Menu

Blog

Archive for the ‘physics’ category

Nov 26, 2021

New hypothesis argues the universe simulates itself into existence

Posted by in categories: physics, space

A physics paper proposes neither you nor the world around you are real.

Nov 24, 2021

Lightwave-driven scanning tunneling spectroscopy of atomically precise graphene nanoribbons

Posted by in categories: materials, physics

When physicist Tyler Cocker joined Michigan State University in 2018, he had a clear goal: build a powerful microscope that would be the first of its kind in the United States.

Having accomplished that, it was time to put the to work.

“We knew we had to do something useful,” said Cocker, Jerry Cowen Endowed Chair in Experimental Physics in the College of Natural Science’s Department of Physics and Astronomy. “We’ve got the nicest microscope in the country. We should use this to our advantage.”

Continue reading “Lightwave-driven scanning tunneling spectroscopy of atomically precise graphene nanoribbons” »

Nov 23, 2021

Blowing Up the Universe: BICEP3 Tightens the Bounds on Cosmic Inflation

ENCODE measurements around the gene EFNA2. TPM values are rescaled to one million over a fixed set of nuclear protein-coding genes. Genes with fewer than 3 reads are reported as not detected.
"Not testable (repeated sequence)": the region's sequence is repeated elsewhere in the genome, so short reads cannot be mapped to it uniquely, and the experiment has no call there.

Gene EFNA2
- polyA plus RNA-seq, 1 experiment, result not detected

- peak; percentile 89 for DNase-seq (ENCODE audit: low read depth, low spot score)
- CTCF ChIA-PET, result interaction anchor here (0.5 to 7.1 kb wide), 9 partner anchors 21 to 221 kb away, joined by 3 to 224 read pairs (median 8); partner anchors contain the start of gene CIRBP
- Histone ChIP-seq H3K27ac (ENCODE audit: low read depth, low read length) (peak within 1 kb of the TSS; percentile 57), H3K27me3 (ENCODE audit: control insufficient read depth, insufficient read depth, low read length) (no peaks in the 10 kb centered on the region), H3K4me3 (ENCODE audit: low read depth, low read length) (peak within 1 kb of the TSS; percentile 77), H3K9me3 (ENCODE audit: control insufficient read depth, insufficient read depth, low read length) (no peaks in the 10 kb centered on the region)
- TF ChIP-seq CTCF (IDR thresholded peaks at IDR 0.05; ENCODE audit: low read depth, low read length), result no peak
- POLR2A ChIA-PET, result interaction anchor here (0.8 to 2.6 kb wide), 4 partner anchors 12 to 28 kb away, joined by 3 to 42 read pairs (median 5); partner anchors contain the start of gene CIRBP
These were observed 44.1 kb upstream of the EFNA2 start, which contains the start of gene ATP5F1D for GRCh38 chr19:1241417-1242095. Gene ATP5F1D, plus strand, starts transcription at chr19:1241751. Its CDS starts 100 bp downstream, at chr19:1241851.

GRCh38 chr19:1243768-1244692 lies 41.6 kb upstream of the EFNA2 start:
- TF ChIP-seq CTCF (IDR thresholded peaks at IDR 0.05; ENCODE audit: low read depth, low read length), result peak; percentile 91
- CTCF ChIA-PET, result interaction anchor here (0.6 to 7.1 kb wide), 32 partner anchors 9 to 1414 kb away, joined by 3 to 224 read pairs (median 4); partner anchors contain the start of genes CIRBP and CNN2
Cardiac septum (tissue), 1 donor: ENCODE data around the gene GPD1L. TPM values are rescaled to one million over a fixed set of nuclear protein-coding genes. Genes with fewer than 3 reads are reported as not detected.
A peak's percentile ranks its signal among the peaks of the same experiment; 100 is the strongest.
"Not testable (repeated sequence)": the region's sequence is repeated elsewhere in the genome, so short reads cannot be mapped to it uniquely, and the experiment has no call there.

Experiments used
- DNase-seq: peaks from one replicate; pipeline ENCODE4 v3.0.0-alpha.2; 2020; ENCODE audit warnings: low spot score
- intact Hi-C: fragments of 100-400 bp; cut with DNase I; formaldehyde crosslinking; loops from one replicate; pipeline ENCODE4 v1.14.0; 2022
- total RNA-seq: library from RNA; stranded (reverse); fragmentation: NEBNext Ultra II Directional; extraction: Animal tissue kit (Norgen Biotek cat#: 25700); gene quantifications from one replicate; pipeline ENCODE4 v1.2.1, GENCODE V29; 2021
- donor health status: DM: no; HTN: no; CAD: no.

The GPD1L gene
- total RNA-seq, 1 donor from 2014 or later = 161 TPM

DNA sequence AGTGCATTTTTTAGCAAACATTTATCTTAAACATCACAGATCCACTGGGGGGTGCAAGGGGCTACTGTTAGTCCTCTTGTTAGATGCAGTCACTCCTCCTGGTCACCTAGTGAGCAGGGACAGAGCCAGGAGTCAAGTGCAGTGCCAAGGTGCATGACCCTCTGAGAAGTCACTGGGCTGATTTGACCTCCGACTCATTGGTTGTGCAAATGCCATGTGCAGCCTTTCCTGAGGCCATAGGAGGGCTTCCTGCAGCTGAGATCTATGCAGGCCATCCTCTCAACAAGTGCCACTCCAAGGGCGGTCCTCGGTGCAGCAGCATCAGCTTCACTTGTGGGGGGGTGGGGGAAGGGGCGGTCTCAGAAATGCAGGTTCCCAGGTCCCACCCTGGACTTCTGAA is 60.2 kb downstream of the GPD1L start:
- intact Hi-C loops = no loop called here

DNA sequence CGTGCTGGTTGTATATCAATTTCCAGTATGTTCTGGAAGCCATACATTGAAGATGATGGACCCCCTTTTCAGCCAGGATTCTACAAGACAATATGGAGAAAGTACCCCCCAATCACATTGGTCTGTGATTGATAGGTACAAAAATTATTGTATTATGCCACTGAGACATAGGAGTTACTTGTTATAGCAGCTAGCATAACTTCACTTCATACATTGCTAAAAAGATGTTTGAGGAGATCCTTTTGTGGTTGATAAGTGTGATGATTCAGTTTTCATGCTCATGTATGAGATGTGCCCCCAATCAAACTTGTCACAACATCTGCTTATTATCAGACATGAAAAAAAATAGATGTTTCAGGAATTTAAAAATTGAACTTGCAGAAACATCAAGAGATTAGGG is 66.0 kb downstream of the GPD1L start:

Posted by in categories: cosmology, physics

A new analysis of the South Pole-based telescope’s cosmic microwave background observations has all but ruled out several popular models of inflation.

Physicists looking for signs of primordial gravitational waves by sifting through the earliest light in the cosmos – the cosmic microwave background (CMB) – have reported their findings: still nothing.

But far from being a dud, the latest results from the BICEP3 experiment at the South Pole have tightened the bounds on models of cosmic inflation, a process that in theory explains several perplexing features of our universe and which should have produced gravitational waves shortly after the universe began.

Continue reading “Blowing Up the Universe: BICEP3 Tightens the Bounds on Cosmic Inflation” »

Nov 21, 2021

4 of Physics’ (Other) Greatest Mysteries

Posted by in categories: cosmology, physics

Physicists are interested in the big questions like “Where did we come from?” and “What is all this stuff?”. But the answers to some of these questions, just lead to more questions.

Hosted by: Michael Aranda.

Continue reading “4 of Physics’ (Other) Greatest Mysteries” »

Nov 21, 2021

Understanding the early universe depends on estimating the lifespan of neutrons

Posted by in categories: cosmology, physics

When we look into the night sky, we see the universe as it once was. We know that in the past, the universe was once warmer and denser than it is now. When we look deep enough into the sky, we see the microwave remnant of the big bang known as the cosmic microwave background. That marks the limit of what we can see. It marks the extent of the observable universe from our vantage point.